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British Acting Royalty: Always In Demand, on Stage and in Hollywood

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Actresses Dame Judi Dench (L) and actress dame Maggie Smith, two icons of British film, appeared together in “Ladies …

These days, it seems there's a hot new thing on the movie scene every other week. But it takes a lot more than a few red carpets and magazine covers to develop a lasting career: It takes quality performances in quality projects. Just ask these British thespians who've enjoyed decades-long careers with dozens of fine credits — and official recognition from the Queen — to their names.

Judi Dench

Dame Judi Dench began her professional acting career in 1957 with the Old Vic Company and subsequently established herself as a great British theatre actress. British audiences also knew her from a starring role in the long-running domestic comedy TV series "As Time Goes By."

Of course, she has since also established herself as a powerhouse of film. Dench appeared in no less than six films last year including the Oscar-nominated "My Week With Marilyn," biopic "J. Edgar" and box-office juggernaut "Pirates of the Caribbean: On Stranger Tides."

In November, she reprises the role of M, the head of Foreign Intelligence for Her Majesty's Secret Service, in the next 007 installment, "Skyfall."

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Sir Ian McKellen wasn’t known worldwide until later in his long career, most notably in the “Lord of the Rings” …

Ian McKellen

Like many British actors, Sir Ian McKellen started out on the stage. In fact, despite acting professionally since the early 1960s (and appearing in his first film in 1969), it wasn't until the 1990s that he started to gain popular notoriety through his film work. His incredibly diverse resume spans Shakespearean stage productions to the "X-Men" films, and he was nominated for an Oscar for a breakout performance in "Gods and Monsters" in 1998.

Of course, he's perhaps best known to wide audiences for portraying Gandalf in the "Lord of the Rings" trilogy. It's a role he'll take on again in the upcoming "Hobbit" trilogy, with the first installment slated to be released later this year.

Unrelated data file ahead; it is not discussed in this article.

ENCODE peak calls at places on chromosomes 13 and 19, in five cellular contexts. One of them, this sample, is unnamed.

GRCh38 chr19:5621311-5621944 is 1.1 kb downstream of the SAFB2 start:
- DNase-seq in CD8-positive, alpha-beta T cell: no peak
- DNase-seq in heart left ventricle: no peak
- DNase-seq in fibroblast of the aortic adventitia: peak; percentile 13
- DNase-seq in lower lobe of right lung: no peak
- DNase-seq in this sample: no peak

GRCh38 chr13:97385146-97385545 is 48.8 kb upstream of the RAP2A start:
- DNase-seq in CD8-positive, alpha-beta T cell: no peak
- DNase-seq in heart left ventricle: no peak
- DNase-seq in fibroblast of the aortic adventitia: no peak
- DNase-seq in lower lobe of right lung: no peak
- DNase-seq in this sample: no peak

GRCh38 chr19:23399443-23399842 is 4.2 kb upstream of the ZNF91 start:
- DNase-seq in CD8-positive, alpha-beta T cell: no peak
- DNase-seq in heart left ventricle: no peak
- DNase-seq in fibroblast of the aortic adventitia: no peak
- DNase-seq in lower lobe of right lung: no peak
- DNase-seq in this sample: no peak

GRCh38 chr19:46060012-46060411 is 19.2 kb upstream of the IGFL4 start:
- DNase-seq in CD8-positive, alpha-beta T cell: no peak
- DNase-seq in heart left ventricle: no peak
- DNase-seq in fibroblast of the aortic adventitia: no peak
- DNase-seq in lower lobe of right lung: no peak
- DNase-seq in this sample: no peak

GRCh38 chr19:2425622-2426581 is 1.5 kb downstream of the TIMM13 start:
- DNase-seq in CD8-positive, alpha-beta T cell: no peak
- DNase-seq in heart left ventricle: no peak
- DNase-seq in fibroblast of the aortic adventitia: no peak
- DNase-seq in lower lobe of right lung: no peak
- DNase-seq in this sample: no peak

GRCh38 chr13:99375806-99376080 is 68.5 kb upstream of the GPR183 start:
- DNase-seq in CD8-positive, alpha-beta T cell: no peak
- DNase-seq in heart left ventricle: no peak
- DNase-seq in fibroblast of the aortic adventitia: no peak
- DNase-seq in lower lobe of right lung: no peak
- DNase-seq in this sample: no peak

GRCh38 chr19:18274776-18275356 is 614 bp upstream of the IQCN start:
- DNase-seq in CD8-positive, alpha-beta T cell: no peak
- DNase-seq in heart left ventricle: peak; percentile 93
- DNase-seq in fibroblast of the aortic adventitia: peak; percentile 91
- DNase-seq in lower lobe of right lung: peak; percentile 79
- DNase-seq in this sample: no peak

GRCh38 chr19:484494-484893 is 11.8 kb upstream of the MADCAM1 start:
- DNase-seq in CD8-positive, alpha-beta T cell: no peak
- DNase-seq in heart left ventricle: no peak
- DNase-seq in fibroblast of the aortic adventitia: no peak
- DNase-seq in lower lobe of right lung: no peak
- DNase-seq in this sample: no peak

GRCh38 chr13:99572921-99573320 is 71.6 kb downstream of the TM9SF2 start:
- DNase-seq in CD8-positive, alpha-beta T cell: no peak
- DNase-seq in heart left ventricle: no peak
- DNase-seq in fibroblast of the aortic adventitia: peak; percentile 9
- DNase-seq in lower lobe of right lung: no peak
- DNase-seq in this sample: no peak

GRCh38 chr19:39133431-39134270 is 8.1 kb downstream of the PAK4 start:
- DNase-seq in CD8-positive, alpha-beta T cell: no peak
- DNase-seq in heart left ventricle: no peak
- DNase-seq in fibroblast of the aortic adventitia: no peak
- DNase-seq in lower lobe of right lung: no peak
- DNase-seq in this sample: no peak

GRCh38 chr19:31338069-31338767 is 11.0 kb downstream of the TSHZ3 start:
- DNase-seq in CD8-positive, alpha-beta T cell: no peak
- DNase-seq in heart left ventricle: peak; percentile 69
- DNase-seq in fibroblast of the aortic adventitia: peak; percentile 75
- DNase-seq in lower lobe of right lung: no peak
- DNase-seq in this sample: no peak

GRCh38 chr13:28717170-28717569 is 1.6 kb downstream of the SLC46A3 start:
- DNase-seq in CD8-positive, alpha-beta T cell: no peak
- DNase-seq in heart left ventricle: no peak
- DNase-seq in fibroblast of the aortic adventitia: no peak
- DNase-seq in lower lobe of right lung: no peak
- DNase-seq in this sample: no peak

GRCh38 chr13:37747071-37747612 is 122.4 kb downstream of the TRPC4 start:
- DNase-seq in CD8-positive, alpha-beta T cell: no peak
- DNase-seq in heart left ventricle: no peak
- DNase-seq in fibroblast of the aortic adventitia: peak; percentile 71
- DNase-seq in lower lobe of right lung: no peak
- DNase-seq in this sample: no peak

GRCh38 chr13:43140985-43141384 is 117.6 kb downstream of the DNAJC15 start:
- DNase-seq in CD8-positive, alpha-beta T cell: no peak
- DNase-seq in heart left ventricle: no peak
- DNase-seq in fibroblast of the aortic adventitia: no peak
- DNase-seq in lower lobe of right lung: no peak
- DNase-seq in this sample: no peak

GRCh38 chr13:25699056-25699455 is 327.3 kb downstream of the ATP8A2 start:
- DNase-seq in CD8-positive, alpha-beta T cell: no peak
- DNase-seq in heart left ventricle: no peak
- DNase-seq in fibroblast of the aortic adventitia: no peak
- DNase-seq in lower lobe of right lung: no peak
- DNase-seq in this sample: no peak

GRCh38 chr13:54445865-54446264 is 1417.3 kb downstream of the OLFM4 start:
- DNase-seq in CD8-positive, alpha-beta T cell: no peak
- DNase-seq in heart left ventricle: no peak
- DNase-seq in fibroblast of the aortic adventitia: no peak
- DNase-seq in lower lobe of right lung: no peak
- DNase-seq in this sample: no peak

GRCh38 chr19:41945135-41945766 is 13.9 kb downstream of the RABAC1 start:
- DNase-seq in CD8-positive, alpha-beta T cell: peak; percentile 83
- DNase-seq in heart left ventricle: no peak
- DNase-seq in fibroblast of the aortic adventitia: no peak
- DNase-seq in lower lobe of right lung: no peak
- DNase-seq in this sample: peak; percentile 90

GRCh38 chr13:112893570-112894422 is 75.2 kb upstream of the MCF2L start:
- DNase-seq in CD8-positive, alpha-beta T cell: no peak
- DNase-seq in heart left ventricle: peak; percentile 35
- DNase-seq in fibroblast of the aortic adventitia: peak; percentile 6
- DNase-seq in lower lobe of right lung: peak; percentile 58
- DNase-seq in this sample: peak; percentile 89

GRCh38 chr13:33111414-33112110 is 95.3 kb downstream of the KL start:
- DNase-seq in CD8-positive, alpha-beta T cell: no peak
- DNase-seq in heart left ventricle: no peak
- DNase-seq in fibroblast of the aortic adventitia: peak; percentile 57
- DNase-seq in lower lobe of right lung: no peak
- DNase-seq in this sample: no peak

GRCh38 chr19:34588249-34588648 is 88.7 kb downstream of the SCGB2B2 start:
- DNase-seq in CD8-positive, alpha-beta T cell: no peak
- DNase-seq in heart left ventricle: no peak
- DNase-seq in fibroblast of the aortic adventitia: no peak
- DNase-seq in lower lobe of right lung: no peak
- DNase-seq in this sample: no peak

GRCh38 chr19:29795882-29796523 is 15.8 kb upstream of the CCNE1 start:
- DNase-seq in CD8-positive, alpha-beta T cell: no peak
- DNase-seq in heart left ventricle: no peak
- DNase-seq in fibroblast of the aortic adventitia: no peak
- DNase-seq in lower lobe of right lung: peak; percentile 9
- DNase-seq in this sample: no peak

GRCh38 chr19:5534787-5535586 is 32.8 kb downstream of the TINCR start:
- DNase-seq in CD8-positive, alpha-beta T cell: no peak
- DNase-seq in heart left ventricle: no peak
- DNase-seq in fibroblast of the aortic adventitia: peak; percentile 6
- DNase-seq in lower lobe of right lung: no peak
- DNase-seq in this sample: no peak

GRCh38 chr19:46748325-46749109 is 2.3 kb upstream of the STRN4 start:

Maggie Smith

With a career that's spanned highbrow ("Othello") to more mainstream fare ("Sister Act," "Harry Potter"), Dame Maggie Smith shows no sign of slowing down at the age of 77. The formidable actress, known for both dramatic and comedic roles, has most recently graced the small screen in her Emmy-winning role of Violet Crawley, Dowager Countess of Grantham in "Downton Abbey."

While she's most recently brought her acting prowess to TV, let's not forget she's also a six-time Oscar nominee and two-time winner: for "The Prime of Miss Jean Brodie" in 1969 and "California Suite in 1979. But she's probably best known to movie audiences worldwide for playing Professor McGonagall in the "Harry Potter" movies.

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Dame Helen Mirren (shown here with her husband, film director Taylor Hackford) is known as much for looking great …

Helen Mirren

A revered stage and screen actress, Dame Helen Mirren isn't just acting royalty — she's played actual royalty on film. Her portrayal of Queen Elizabeth II in the 2006 film "The Queen" earned the dynamo the Oscar for Best Actress. Off-screen, she turned heads with her stunning styles as she made the award-show circuit, looking sexy at 67.

But she was well known in England long before "The Queen" — as a television actress, having brought life to the gritty detective in the "Prime Suspect" series. From 1992 until 2006, she played a woman fighting for respect, and to nab suspects, in a police world dominated by men.

Next up, Mirren appears in a yet-to-be-titled Phil Spector biopic alongside Al Pacino and an Alfred Hitchcock biopic starring Anthony Hopkins.

Michael Caine

Like Helen Mirren, Sir Michael Caine was born to working-class parents who scoffed at the idea of acting as a profession. His start in showbiz came when he took on a job as a lowly film production manager and, later, as an assistant stage manager at a British theatre in the 1950s.

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Michael Caine is best known recently for playing Alfred, Batman's butler. (Photo by Ferdaus Shamim/WireImage)

After bit parts in TV and movies, he first gained international attention starring as a British army officer in 1964's "Zulu." Subsequent hits in the '60s included "The Ipcress File" and the title role in "Alfie" (later remade starring fellow Brit Jude Law). The actor has two supporting-actor Oscars to his name: for "Hannah and Her Sisters" (1987) and "The Cider House Rules" (2000).

This summer, he reprised his role of Alfred, Batman's right-hand man, in "The Dark Knight Rises."

by Chris Mejaski

Top: Actresses Dame Judi Dench (L) and actress dame Maggie Smith, two icons of British film, appeared together in "Ladies In Lavender." (Photo by Dave Hogan/Getty Images)

Upper right: Sir Ian McKellen wasn't known worldwide until later in his long career, most notably in the "Lord of the Rings" films. (Photo by Eamonn McCormack/WireImage)

Left: Dame Helen Mirren (shown here with her husband, film director Taylor Hackford) is known as much for looking great at middle age as for her stellar acting. (Photo by Venturelli/WireImage)

Bottom right: Michael Caine is best known recently for playing Alfred, Batman's butler. (Photo by Ferdaus Shamim/WireImage)

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